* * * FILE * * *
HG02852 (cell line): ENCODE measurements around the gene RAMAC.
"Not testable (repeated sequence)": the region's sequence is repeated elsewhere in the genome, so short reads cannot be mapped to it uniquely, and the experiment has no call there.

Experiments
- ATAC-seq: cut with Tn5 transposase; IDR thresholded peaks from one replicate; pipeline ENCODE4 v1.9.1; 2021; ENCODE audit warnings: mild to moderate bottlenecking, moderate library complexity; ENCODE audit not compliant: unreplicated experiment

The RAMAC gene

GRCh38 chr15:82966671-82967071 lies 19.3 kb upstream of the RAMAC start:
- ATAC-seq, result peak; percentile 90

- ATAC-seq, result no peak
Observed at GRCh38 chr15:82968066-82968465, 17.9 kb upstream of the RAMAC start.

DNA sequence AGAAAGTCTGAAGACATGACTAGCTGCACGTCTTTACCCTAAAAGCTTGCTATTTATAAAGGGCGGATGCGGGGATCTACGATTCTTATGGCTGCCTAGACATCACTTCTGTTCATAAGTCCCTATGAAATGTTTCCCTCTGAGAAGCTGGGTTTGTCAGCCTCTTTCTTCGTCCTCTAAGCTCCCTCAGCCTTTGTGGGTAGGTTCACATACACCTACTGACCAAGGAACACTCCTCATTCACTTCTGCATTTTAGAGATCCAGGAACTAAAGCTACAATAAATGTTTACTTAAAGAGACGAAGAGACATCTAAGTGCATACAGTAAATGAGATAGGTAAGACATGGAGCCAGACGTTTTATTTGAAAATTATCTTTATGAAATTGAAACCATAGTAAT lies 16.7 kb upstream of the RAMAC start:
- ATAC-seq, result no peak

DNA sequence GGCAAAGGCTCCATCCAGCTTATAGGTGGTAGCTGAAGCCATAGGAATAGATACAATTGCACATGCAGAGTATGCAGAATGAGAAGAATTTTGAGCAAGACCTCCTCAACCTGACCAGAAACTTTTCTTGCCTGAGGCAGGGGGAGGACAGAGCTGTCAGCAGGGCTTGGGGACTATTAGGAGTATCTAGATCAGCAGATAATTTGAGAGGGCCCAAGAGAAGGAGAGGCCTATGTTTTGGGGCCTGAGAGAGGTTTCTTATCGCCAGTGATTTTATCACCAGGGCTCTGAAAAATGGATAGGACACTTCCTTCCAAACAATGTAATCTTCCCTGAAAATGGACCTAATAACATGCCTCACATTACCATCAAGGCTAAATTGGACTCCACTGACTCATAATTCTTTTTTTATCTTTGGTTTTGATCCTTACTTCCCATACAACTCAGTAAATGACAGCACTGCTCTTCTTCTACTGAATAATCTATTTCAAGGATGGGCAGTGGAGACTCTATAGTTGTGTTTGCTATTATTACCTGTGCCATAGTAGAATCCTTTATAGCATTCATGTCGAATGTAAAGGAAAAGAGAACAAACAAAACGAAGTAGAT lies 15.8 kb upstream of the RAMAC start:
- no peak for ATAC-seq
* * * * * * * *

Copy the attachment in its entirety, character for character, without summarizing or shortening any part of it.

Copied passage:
HG02852 (cell line): ENCODE measurements around the gene RAMAC.
"Not testable (repeated sequence)": the region's sequence is repeated elsewhere in the genome, so short reads cannot be mapped to it uniquely, and the experiment has no call there.

Experiments
- ATAC-seq: cut with Tn5 transposase; IDR thresholded peaks from one replicate; pipeline ENCODE4 v1.9.1; 2021; ENCODE audit warnings: mild to moderate bottlenecking, moderate library complexity; ENCODE audit not compliant: unreplicated experiment

The RAMAC gene

GRCh38 chr15:82966671-82967071 lies 19.3 kb upstream of the RAMAC start:
- ATAC-seq, result peak; percentile 90

- ATAC-seq, result no peak
Observed at GRCh38 chr15:82968066-82968465, 17.9 kb upstream of the RAMAC start.

DNA sequence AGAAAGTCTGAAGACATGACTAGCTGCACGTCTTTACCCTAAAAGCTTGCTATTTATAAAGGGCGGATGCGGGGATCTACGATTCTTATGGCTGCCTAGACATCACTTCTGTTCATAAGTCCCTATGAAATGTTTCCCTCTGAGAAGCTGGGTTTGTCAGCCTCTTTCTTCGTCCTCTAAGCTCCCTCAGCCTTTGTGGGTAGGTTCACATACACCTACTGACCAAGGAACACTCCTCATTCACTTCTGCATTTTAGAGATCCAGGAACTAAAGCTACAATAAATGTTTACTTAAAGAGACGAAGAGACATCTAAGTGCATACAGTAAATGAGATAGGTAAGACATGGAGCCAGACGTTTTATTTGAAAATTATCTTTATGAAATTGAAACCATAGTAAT lies 16.7 kb upstream of the RAMAC start:
- ATAC-seq, result no peak

DNA sequence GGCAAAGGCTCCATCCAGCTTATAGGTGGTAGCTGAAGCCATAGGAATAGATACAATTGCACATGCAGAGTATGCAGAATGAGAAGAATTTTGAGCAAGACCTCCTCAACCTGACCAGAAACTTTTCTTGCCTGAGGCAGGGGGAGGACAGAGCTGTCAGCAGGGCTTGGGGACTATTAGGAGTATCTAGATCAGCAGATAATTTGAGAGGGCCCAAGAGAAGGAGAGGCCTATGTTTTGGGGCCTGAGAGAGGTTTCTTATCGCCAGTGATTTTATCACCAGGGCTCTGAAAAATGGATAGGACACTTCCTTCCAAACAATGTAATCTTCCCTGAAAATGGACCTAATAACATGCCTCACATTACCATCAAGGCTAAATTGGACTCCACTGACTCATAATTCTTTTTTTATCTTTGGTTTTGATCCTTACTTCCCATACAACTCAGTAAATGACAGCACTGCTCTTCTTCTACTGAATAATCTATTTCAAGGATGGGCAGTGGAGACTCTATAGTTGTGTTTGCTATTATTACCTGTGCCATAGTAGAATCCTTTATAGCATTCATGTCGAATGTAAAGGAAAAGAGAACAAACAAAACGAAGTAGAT lies 15.8 kb upstream of the RAMAC start:
- no peak for ATAC-seq